Now that the tower is on the chopping block, calls for the building’s calendaring have intensified, as the New York-based Historic Districts Council has also advocated for the landmarking. It’s important to note that 270 Park Ave. had been identified as a potential landmark by the city once before, in 2013 ahead of the rezoning, and that 12 surrounding buildings were given protection. The city had also seemed on board at the time, saying in the Greater East Midtown Rezoning Final Environmental Impact Statement that, “One of the City’s greatest modern buildings, this 53-story [skyscraper] exudes strength and elegance in its protruding stainless steel mullions and simple but bold façade patterning created by the black matte metal spandrels...The ultimate pin-stripe building.” It remains to be seen whether these letters and lobbying will fall on deaf ears, as Chase is on track to raze the tower early next year, giving it the dubious distinction of being the largest voluntarily demolished building in history.
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Natalie Griffin de Blois’s Union Carbide tower is slated for demolition by Chase

Skidmore, Owings & Merrill’s (SOM) 270 Park Avenue, an international-styled glass-and-steel tower in Midtown Manhattan that Ada Louis Huxtable once described as one of the “sleek and shiny temples” to business, is now scheduled for demolition. As first reported by the New York Times, the building’s current owner, JPMorgan Chase, will be tearing down the 52-story tower for a taller replacement. Completed in 1961, 270 Park Avenue, originally the headquarters for Union Carbide, was designed by SOM partner Natalie Griffin de Blois, one of the few women working in midcentury corporate architecture at the time. The 707-foot-tall, slab-shaped tower holds about 1.5 million usable square feet. Chase has called the tower its headquarters since 1996, but have claimed that with 6,000 employees in a building meant for 3,500, the location is now too small. To that end, the company will be tearing down the Union Carbide Building and replacing it with a new 70-story headquarters that could be up to 500 feet taller than the midcentury icon it would be replacing. The financial giant expects that the new tower will be about 1 million square feet larger than its predecessor, and will eventually house 15,000 employees. The expansion plan is only possible under the recently passed rezoning of Midtown East, which allows developers to build taller and denser in exchange for transportation improvements and buying the air rights of historic buildings (with proceeds going towards a public fund). The New York Times reports that Chase will be buying $40 million of air rights, with the money going towards improving Midtown East’s sidewalks, pedestrian plazas and streets. 270 Park Avenue doesn’t seem long for this world, as Chase wants to begin demolition early next year and have its replacement tower finished by 2024. Employees who currently work in the building will be relocated in the neighboring 390 Madison Avenue, as well as 237, 245 and 277 Park Avenue. The public reaction to the announcement has been pointedly critical, especially as Mayor de Blasio has expressed his satisfaction with the deal. Preservationists took to Twitter to bash Chase for tearing down an original tower in Park Avenue’s valley of international offices, and expressed hope that the building could get in front of the Landmarks Preservation Committee before its demolition. No architect for the replacement tower has been announced yet. AN will provide an update when we have more information on the project.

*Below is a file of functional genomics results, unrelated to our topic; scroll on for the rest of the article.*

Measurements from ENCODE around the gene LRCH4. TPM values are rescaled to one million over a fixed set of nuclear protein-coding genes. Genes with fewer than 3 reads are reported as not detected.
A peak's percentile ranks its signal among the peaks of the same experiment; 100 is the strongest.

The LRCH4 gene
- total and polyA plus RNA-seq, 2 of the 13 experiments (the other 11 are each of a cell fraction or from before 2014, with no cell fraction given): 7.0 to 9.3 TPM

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Mortgage fraud money to remake historic homes in Chicago’s Pullman area

Illinois Attorney General Lisa Madigan announced Tuesday $1.9 million—most of which comes from the state’s portion of a federal settlement with banks over mortgage fraud—will go to rehab historic homes in Chicago’s Pullman neighborhood. Some $1.5 million of the money comes from a 2014 settlement with mortgage lenders including JPMorgan Chase, Wells Fargo, Citi, Bank of America and Ally over fraudulent behavior they are alleged to have encouraged during the lead-up to the 2008 financial crisis. Most of the money will go toward renovating homes in the Far South Side neighborhood, which was created as a company town for Pullman’s once-ubiquitous traincars. The city will kick in an additional $400,000 to help finance the purchase of rehabbed homes as part of an “affordable historic home revitalization initiative,” according to Mayor Rahm Emanuel’s office. That effort is part of a larger state program to battle blight in communities with lots of vacant and abandoned properties. Pullman has seen new development in recent years, including a contentious Walmart in 2010, and ongoing work from the Historic Pullman Foundation to preserve the neighborhood’s architectural heritage. Local preservationists are even hoping to win National Park status for the neighborhood—the National Park Service said late last year that the district “appears likely to meet the national significance and suitability criteria” for further study.